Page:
In addition to watching the politically well-connected drill loopholes into higher tax rates, we also see exemptions appear rapidly when mindless class-warfare politicians realize they have wrapped their hands too tightly around the neck of the private-sector geese that lay their golden eggs. Nothing is more predictable than the dreary saga of self-proclaimed “technocrats” promising to “Win the Future” by granting a flurry of waivers and targeted tax breaks, while the economy collapses under the weight of their attempts to impose “fairness.”
The Buffett Rule is really just a virulent mutation of the Alternative Minimum Tax, which was also originally proposed as a precision-guided weapon of fairness, aimed at a tiny handful of “millionaires” who weren’t paying enough taxes. Now it hammers millions of taxpayers every year, and according to the Tax Foundation, most of them earn between $150,000 and $500,000 per year.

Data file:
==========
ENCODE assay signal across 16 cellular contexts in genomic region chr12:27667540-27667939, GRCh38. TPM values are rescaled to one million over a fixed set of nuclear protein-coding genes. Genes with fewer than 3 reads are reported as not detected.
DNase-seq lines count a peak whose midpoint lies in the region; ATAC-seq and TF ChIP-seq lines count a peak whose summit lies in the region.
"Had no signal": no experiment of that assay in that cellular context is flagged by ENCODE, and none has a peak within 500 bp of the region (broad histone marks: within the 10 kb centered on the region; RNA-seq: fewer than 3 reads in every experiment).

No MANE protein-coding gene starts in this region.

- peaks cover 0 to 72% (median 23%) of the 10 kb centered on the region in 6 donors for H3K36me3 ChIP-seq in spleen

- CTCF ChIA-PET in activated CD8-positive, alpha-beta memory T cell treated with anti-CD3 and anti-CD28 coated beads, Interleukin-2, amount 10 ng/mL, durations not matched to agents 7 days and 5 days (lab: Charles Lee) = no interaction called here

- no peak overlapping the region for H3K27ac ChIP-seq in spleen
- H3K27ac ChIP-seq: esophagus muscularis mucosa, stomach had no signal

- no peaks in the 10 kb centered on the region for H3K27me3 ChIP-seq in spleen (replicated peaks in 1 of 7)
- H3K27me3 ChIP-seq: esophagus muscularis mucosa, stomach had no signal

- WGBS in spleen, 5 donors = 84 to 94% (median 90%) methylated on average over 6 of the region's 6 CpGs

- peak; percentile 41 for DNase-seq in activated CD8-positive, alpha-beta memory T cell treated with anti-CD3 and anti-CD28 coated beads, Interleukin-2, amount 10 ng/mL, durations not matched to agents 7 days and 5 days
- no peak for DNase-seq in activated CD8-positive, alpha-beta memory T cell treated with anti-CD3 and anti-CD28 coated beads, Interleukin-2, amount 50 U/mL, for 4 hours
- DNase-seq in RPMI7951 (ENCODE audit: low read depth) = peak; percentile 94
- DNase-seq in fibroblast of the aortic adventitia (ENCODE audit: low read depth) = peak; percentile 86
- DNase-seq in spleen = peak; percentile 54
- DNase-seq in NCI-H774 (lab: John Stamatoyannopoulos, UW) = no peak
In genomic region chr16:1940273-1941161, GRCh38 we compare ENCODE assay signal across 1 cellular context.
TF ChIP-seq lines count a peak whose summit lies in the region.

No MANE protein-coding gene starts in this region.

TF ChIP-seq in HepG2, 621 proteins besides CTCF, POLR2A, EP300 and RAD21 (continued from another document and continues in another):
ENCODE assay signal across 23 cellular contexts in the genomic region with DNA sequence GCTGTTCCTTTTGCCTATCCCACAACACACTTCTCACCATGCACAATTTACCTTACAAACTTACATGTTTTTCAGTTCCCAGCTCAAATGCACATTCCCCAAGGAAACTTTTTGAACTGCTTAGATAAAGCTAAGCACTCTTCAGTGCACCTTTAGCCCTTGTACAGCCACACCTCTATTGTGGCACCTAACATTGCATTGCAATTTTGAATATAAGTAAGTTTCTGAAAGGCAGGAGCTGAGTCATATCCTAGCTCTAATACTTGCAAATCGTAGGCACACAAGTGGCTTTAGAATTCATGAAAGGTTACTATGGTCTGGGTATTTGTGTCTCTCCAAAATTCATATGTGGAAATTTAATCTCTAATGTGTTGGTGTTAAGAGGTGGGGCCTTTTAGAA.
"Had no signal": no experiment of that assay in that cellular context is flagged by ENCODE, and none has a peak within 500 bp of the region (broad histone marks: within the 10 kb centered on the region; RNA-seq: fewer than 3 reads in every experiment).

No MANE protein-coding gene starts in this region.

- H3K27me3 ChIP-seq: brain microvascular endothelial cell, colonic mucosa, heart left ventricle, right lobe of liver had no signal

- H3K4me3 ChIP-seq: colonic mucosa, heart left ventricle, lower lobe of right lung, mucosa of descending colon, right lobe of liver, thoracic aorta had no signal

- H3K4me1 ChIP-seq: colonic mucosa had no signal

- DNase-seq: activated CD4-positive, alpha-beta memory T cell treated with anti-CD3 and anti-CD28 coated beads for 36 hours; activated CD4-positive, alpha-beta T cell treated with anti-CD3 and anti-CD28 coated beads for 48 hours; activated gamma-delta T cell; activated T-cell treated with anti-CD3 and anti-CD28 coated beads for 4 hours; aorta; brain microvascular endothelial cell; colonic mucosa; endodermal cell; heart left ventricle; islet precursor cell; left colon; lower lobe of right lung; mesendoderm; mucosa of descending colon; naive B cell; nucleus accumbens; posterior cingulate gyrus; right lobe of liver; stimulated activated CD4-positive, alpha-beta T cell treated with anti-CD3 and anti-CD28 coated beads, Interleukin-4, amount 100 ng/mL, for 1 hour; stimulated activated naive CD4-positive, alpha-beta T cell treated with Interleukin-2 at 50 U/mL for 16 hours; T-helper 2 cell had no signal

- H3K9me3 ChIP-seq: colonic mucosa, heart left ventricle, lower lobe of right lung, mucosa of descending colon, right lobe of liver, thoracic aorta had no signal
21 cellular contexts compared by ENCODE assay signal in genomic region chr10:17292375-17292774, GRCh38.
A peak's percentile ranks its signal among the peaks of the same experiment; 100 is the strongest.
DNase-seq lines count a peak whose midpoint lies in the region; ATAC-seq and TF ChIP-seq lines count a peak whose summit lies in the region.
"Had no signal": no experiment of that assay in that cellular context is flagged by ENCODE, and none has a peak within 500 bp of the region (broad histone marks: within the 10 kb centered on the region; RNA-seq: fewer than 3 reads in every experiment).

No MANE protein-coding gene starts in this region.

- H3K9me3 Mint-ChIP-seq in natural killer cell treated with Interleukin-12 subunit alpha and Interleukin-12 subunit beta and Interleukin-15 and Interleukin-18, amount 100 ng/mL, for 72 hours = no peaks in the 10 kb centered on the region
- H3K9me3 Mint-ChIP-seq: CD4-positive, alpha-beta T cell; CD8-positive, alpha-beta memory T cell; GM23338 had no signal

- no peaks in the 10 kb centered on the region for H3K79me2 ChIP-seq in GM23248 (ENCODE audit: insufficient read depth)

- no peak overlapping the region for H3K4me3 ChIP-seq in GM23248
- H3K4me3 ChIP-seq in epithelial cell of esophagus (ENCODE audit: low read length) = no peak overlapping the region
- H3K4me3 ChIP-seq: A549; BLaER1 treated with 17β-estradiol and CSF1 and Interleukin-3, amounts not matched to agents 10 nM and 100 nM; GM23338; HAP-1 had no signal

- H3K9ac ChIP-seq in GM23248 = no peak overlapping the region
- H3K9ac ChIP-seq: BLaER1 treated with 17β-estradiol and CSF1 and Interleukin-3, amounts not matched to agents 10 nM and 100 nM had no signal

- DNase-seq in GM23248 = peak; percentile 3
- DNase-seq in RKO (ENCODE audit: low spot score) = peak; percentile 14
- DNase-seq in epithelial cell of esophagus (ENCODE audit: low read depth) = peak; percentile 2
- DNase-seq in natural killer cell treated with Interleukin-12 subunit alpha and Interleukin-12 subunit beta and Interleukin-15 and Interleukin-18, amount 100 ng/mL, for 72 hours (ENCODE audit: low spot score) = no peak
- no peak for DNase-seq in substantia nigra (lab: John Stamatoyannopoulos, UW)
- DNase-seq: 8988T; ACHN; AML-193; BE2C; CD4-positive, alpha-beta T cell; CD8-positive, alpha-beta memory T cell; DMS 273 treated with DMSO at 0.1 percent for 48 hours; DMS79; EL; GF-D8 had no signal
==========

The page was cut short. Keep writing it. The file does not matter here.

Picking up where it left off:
These alternative minimum tax ideas are a fundamental act of dishonesty by Big Government, because they allow government to retain its power to shape the private sector through targeted tax breaks… but then yanks the rewards away from anyone who pursues those incentives with too much vigor. Many of these exemptions are designed to reward specific behavior, which the government finds desirable. Obey this complex agenda too aggressively, and you magically become an Evil Rich class enemy who needs to be punished. Reach for too many carrots, and you get the stick.